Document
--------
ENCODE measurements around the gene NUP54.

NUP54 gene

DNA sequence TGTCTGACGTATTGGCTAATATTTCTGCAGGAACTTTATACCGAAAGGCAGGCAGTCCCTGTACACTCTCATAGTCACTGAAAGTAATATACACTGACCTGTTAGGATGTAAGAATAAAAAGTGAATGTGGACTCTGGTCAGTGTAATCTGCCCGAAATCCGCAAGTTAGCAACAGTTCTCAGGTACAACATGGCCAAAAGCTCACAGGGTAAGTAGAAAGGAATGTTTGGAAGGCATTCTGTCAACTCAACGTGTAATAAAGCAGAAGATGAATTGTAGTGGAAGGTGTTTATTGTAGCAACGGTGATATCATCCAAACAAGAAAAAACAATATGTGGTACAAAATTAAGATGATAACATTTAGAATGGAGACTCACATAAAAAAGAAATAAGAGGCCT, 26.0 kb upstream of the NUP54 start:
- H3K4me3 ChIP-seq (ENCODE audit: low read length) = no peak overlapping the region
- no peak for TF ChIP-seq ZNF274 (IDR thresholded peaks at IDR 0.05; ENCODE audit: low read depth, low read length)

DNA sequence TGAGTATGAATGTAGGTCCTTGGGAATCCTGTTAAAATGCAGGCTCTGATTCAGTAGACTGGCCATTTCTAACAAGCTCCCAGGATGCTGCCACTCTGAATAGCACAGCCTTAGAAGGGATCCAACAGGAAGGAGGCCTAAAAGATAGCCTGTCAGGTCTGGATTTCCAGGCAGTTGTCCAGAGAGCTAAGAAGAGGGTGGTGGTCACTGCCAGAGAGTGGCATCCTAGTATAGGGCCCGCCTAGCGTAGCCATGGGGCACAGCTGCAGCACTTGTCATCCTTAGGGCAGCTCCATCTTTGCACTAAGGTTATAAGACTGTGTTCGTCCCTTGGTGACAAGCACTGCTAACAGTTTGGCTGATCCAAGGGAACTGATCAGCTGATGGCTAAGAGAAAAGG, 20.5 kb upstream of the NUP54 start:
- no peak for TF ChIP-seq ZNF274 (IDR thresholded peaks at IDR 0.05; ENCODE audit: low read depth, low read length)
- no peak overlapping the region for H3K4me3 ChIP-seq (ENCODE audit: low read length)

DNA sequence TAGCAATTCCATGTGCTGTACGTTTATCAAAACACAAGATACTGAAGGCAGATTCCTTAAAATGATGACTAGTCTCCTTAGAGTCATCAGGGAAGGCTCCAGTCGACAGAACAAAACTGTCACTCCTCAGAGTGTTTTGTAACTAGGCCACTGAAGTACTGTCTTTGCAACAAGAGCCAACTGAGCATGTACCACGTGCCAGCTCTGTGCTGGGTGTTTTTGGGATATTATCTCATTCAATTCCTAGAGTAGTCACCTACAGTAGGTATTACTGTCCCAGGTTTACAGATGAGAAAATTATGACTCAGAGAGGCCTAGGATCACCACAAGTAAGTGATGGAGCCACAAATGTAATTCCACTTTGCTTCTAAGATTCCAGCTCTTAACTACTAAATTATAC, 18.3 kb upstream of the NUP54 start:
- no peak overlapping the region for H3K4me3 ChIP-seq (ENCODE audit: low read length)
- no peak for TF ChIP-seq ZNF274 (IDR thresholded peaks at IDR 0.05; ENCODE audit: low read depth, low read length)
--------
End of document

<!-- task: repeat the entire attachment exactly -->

ENCODE measurements around the gene NUP54.

NUP54 gene

DNA sequence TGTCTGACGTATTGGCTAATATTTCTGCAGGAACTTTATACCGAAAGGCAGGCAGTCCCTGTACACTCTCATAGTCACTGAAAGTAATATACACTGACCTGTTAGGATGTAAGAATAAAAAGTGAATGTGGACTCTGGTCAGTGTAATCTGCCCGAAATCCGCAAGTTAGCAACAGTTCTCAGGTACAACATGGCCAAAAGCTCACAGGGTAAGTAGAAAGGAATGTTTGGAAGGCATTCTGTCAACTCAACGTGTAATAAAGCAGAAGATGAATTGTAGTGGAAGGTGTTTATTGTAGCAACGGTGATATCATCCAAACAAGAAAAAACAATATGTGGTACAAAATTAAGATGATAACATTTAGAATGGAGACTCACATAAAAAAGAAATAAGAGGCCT, 26.0 kb upstream of the NUP54 start:
- H3K4me3 ChIP-seq (ENCODE audit: low read length) = no peak overlapping the region
- no peak for TF ChIP-seq ZNF274 (IDR thresholded peaks at IDR 0.05; ENCODE audit: low read depth, low read length)

DNA sequence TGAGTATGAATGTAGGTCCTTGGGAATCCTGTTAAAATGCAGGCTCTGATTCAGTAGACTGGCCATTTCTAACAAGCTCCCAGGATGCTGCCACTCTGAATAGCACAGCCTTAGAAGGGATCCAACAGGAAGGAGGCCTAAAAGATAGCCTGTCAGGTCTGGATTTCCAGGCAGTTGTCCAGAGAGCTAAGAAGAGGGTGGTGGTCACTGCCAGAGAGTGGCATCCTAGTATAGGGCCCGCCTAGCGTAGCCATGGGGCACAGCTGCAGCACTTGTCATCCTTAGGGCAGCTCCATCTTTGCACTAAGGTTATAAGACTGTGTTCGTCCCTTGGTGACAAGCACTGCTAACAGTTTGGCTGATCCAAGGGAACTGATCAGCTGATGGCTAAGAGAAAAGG, 20.5 kb upstream of the NUP54 start:
- no peak for TF ChIP-seq ZNF274 (IDR thresholded peaks at IDR 0.05; ENCODE audit: low read depth, low read length)
- no peak overlapping the region for H3K4me3 ChIP-seq (ENCODE audit: low read length)

DNA sequence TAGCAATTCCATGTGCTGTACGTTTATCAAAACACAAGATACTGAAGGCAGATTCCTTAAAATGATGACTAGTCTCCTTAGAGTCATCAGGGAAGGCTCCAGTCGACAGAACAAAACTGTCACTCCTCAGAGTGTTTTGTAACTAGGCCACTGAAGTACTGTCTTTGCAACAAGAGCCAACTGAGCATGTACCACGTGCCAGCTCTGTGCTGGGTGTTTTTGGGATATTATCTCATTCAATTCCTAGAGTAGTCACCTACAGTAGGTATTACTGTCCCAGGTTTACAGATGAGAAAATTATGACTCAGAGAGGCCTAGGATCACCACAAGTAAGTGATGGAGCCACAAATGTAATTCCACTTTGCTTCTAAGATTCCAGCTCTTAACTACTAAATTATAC, 18.3 kb upstream of the NUP54 start:
- no peak overlapping the region for H3K4me3 ChIP-seq (ENCODE audit: low read length)
- no peak for TF ChIP-seq ZNF274 (IDR thresholded peaks at IDR 0.05; ENCODE audit: low read depth, low read length)